Los Angeles (X album)

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Los Angeles
Studio album by
ReleasedApril 26, 1980
RecordedJanuary 1980
StudioGolden Sound Studios, Hollywood, CA
GenrePunk rock
ProducerRay Manzarek
X chronology
Los Angeles
Wild Gift
"Delta 88" redirects here. For the automobile, see Oldsmobile 88.

Los Angeles is the debut studio album by American rock band X, released on April 26, 1980 by Slash Records. Produced by ex-Doors keyboard player Ray Manzarek, it includes a cover of the 1967 Doors song "Soul Kitchen". It placed at No. 16 for the year in The Village Voice Pazz & Jop Critics Poll.[1] In 2003, the album was ranked No. 286 on Rolling Stone's list of the 500 greatest albums of all time.[2]

In 1988, Slash issued Los Angeles and Wild Gift jointly on a single CD. It was reissued by Rhino Records in 2001 with five bonus tracks.

Critical reception[edit]

Professional ratings
Review scores
AllMusic5/5 stars[3]
Christgau's Record GuideA−[4]
Entertainment WeeklyA[5]
The Rolling Stone Album Guide4.5/5 stars[7]
Spin Alternative Record Guide9/10[8]
Uncut4.5/5 stars[9]

Los Angeles was reviewed very positively from its first release. Ken Tucker wrote in Rolling Stone that it "is a powerful, upsetting work that concludes with a confrontation of the band's own rampaging bitterness and confusion."[10] Robert Christgau wrote that their outlook and songs "make a smart argument for a desperately stupid scene."[4] AllMusic's retrospective review concluded that the album "is considered by many to be one of punk's all-time finest recordings, and with good reason."[3]

For the year of its release, it was placed at No. 16 on the Christgau organized Village Voice Pazz & Jop Critics Poll.[1] Subsequently, it was ranked No. 24 on Rolling Stone's 1989 list "The 100 Best Albums of the Eighties",[11] and Pitchfork ranked it 91st on their top 100 albums of the 1980s.[12] The former also ranked it No. 286 on its list of the 500 greatest albums of all time in 2003.[2] The title track was included in "The Rock and Roll Hall of Fame's 500 Songs that Shaped Rock and Roll".[13] In 2012, Slant Magazine placed the album at No. 98 on its list of "Best Albums of the 1980s".[14]

In pop culture[edit]

Track listing[edit]

All tracks written by John Doe and Exene Cervenka except where noted.

Side A
1."Your Phone's Off the Hook, But You're Not" 2:25
2."Johnny Hit and Run Pauline" 2:50
3."Soul Kitchen"John Densmore, Robbie Krieger, Ray Manzarek; Jim Morrison2:25
4."Nausea" 3:40
5."Sugarlight" 2:28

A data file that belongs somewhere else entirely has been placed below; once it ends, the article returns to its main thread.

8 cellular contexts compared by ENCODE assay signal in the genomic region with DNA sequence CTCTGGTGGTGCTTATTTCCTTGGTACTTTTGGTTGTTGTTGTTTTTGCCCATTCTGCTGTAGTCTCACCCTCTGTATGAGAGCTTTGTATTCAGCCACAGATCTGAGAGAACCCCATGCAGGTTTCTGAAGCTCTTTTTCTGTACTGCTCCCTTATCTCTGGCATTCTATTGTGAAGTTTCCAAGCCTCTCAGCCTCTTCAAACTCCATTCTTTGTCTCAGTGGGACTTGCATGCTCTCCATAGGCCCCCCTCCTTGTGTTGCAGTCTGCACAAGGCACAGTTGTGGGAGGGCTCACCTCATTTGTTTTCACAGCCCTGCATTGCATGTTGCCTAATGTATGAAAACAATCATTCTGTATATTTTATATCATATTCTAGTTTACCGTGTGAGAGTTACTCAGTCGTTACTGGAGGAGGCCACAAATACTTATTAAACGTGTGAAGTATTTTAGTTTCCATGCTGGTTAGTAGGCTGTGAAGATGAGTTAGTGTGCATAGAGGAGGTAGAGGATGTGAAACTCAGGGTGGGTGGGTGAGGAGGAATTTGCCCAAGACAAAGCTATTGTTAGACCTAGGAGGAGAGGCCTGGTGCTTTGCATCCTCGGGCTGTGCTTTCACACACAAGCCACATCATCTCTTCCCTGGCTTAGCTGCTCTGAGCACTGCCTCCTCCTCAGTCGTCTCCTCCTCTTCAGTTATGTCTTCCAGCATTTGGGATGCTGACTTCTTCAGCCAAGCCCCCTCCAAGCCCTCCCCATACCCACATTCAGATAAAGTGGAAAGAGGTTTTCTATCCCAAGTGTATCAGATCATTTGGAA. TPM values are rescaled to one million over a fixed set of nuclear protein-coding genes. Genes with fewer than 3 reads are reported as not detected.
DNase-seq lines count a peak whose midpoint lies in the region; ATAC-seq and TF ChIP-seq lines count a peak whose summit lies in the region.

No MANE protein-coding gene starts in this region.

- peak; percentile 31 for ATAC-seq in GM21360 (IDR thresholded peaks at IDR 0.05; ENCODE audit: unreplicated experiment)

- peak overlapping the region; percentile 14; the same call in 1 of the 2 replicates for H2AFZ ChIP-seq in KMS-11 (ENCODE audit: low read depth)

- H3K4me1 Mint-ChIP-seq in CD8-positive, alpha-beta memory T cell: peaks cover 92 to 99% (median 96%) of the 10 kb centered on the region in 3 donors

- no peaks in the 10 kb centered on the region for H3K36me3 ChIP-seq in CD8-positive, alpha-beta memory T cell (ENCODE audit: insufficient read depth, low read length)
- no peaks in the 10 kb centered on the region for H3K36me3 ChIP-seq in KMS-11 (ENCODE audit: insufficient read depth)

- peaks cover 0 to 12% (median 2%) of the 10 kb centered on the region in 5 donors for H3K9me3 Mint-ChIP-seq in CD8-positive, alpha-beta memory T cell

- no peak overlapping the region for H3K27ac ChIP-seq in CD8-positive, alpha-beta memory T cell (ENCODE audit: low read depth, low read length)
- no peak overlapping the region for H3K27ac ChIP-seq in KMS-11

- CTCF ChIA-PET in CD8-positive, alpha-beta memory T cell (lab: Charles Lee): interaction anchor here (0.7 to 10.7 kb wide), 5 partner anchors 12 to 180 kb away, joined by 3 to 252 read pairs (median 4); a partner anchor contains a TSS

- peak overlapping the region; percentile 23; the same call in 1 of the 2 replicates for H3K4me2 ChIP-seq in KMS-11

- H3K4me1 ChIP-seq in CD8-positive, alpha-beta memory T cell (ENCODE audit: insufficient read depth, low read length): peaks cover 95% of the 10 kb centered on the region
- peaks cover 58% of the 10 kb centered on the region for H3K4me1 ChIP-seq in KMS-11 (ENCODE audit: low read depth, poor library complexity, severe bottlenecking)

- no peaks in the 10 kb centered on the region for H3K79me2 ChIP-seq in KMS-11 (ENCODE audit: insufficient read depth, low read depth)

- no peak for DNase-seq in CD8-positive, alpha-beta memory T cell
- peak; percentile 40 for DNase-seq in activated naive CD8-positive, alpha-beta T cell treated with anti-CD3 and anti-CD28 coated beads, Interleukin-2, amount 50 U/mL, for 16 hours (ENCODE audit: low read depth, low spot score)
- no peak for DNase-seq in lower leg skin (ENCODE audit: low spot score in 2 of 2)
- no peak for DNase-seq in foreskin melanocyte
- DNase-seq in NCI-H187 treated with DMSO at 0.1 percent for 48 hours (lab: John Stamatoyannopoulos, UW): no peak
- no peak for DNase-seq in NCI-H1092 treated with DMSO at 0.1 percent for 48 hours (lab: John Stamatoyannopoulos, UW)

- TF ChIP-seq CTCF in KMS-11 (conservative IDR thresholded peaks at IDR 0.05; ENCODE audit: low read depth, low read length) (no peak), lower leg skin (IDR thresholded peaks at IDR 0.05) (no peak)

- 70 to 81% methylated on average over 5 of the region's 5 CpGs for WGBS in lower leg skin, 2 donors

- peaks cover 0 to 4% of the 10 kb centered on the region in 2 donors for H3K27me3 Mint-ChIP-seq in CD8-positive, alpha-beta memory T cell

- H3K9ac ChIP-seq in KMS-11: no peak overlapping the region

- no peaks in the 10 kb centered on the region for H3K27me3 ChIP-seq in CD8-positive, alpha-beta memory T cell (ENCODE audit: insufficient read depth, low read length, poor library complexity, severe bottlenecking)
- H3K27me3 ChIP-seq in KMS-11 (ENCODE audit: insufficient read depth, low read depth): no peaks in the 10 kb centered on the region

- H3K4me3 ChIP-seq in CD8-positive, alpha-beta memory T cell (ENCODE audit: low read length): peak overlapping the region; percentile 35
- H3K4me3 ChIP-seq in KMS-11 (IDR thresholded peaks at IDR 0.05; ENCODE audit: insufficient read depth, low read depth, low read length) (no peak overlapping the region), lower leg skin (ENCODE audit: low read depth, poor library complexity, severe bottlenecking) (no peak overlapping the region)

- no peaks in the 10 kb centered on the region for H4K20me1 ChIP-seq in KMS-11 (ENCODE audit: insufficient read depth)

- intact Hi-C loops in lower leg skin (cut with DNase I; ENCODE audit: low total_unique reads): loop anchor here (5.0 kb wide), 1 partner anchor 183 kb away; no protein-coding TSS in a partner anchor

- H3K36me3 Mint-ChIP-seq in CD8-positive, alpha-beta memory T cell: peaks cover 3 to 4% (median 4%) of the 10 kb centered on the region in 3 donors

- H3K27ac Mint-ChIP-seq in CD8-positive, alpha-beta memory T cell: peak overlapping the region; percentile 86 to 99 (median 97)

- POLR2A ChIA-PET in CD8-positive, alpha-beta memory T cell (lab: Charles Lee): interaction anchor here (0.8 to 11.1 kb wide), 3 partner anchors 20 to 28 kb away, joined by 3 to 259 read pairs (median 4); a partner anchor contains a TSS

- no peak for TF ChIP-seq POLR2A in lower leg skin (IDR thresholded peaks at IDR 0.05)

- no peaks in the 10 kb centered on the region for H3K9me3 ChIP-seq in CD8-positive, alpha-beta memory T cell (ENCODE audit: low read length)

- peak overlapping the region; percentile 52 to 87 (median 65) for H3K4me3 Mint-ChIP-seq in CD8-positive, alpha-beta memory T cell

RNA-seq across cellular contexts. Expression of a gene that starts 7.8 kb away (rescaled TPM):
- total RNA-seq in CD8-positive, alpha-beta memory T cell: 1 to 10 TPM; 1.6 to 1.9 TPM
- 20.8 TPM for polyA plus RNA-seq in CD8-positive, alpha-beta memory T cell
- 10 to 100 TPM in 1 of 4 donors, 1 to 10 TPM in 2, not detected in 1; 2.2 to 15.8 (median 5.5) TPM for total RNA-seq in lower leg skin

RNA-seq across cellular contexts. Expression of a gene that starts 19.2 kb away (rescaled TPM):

Side B
6."Los Angeles"2:25
7."Sex and Dying in High Society"2:15
8."The Unheard Music"4:49
9."The World's a Mess; It's in My Kiss"4:43

Bonus tracks (2001 CD reissue)[edit]

  1. "I'm Coming Over (Demo Version)" – 1:24
  2. "Adult Books (Dangerhouse Rough Mix Version)" – 3:21
  3. "Delta 88 (Demo Version) – 1:28
  4. "Cyrano de Berger's Back (Rehearsal) – 3:01
  5. "Los Angeles (Dangerhouse Version) – 2:14



Additional personnel


  1. ^ a b "The 1980 Pazz & Jop Critics Poll". The Village Voice. February 9, 1981. Retrieved September 20, 2011.
  2. ^ a b Levy, Joe; Steven Van Zandt (2006) [2005]. "286 | Los Angeles - X". Rolling Stone's 500 Greatest Albums of All Time (3rd ed.). London: Turnaround. ISBN 1-932958-61-4. OCLC 70672814. Retrieved April 4, 2006.
  3. ^ a b Prato, Greg. "Los Angeles – X". AllMusic. Retrieved September 11, 2005.
  4. ^ a b Christgau, Robert (1990). "X: Los Angeles". Christgau's Record Guide: The '80s. Pantheon Books. ISBN 0-679-73015-X. Retrieved April 4, 2006.
  5. ^ "X: Los Angeles". Entertainment Weekly: 75. September 28, 2001.
  6. ^ Bengal, Rebecca (February 24, 2019). "X: Los Angeles". Pitchfork. Retrieved February 24, 2019.
  7. ^ Sisario, Ben (2004). "X". In Brackett, Nathan; Hoard, Christian (eds.). The New Rolling Stone Album Guide (4th ed.). Simon & Schuster. pp. 889–90. ISBN 0-7432-0169-8.
  8. ^ Weisbard, Eric; Marks, Craig, eds. (1995). Spin Alternative Record Guide. Vintage Books. ISBN 0-679-75574-8.
  9. ^ "X: Los Angeles". Uncut (55): 118. December 2001.
  10. ^ Tucker, Ken (August 7, 1980). "X Los Angeles > Album Review". Rolling Stone (323). Archived from the original on December 24, 2007. Retrieved May 12, 2006.
  11. ^ Azerrad, Michael; DeCurtis, Anthony (November 16, 1989). "The 100 Best Albums of the Eighties". Rolling Stone (565). p. 76. Retrieved February 21, 2007.
  12. ^ "Top 100 Albums of the 1980s". Pitchfork Media. November 20, 2002. Retrieved February 28, 2011.
  13. ^ "Experience the Music: One Hit Wonders and the Songs that Shaped Rock and Roll". rockhall.com. Rock and Roll Hall of Fame and Museum, Inc. Retrieved April 27, 2009.
  14. ^ "Best Albums of the 1980s | Music". Slant Magazine. March 5, 2012. Retrieved September 4, 2012.